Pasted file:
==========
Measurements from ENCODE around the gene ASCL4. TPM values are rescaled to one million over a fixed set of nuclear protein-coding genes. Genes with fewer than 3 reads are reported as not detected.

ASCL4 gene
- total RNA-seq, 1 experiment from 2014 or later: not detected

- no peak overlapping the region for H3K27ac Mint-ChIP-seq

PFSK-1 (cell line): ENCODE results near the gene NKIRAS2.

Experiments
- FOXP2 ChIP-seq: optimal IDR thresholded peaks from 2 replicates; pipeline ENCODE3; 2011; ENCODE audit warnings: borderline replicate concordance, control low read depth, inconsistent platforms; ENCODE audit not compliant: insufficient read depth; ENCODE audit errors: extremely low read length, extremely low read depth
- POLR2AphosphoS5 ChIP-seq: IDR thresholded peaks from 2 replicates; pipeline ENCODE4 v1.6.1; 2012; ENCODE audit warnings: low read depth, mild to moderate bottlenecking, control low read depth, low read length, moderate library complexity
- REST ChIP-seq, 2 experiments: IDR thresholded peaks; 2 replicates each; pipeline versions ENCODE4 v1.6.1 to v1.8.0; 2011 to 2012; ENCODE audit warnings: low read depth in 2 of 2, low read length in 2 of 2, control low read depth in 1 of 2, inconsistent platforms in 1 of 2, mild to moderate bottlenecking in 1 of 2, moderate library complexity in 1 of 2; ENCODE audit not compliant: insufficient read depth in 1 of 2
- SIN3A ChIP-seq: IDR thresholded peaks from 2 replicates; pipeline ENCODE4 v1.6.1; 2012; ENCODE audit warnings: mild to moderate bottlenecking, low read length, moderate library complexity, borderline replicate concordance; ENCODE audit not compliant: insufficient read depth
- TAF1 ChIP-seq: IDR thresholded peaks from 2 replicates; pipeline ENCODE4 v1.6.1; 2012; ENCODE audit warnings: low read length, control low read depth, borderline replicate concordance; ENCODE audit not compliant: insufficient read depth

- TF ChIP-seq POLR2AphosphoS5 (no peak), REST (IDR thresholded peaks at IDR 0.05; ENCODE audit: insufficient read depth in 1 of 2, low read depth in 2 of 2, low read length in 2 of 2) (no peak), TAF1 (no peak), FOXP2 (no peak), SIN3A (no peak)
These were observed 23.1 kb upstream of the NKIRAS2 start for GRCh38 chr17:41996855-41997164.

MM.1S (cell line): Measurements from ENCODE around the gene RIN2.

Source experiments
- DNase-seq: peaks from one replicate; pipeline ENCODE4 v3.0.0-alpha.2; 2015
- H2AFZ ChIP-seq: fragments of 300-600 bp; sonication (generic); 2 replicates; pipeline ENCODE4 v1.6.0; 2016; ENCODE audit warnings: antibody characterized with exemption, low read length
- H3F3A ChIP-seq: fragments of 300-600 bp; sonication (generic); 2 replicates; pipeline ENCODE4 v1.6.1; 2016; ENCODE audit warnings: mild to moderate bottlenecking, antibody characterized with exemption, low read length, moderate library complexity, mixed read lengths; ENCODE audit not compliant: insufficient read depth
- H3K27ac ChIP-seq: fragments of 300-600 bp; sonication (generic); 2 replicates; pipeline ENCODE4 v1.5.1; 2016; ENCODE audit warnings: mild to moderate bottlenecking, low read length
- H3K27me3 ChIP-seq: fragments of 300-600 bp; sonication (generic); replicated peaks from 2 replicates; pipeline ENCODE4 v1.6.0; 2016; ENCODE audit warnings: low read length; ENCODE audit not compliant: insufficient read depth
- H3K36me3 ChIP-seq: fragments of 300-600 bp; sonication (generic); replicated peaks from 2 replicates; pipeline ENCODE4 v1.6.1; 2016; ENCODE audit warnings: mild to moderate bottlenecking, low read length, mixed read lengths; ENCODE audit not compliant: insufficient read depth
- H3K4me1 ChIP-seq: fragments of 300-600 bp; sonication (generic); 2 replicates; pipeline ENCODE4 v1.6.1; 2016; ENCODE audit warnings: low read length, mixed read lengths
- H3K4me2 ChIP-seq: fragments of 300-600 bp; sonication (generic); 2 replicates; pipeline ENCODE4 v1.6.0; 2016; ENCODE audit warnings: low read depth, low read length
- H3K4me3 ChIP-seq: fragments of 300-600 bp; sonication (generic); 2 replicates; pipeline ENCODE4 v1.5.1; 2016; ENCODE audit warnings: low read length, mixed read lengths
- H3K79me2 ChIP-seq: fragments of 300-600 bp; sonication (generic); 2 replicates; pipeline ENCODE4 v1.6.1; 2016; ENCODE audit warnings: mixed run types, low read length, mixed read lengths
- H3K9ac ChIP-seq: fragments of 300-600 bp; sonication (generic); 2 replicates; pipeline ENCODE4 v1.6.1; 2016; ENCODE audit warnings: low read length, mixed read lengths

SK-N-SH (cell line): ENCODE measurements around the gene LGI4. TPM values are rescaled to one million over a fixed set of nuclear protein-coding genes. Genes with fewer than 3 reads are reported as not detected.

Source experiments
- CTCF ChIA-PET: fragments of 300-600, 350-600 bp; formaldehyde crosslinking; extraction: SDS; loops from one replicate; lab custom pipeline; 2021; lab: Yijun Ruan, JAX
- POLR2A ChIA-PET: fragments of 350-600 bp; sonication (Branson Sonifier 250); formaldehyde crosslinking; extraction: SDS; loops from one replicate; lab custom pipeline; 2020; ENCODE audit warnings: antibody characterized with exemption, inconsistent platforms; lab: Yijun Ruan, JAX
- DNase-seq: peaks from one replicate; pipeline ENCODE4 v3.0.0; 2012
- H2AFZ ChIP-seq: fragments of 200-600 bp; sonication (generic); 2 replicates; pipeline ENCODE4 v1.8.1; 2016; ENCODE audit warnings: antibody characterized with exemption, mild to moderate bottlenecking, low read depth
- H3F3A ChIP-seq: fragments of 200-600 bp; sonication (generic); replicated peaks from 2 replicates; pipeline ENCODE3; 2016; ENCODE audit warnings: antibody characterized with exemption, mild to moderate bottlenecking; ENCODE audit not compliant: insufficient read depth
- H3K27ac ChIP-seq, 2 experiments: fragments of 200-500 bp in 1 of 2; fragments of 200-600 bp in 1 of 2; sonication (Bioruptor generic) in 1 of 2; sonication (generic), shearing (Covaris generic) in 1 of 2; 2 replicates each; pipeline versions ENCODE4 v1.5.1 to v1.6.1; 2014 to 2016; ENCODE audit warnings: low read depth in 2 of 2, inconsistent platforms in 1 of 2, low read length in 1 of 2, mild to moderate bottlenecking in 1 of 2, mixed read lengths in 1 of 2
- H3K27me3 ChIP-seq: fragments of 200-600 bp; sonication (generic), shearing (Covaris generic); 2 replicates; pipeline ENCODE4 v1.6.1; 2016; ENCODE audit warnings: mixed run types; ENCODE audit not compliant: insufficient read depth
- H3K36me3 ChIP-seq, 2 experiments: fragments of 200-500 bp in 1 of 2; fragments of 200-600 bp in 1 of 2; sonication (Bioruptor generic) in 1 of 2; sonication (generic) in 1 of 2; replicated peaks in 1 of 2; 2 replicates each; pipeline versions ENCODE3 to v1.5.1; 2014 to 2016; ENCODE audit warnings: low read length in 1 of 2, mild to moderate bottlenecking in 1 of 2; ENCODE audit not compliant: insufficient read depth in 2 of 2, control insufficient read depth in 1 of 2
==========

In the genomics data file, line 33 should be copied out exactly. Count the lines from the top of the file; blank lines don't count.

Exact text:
- H3F3A ChIP-seq: fragments of 200-600 bp; sonication (generic); replicated peaks from 2 replicates; pipeline ENCODE3; 2016; ENCODE audit warnings: antibody characterized with exemption, mild to moderate bottlenecking; ENCODE audit not compliant: insufficient read depth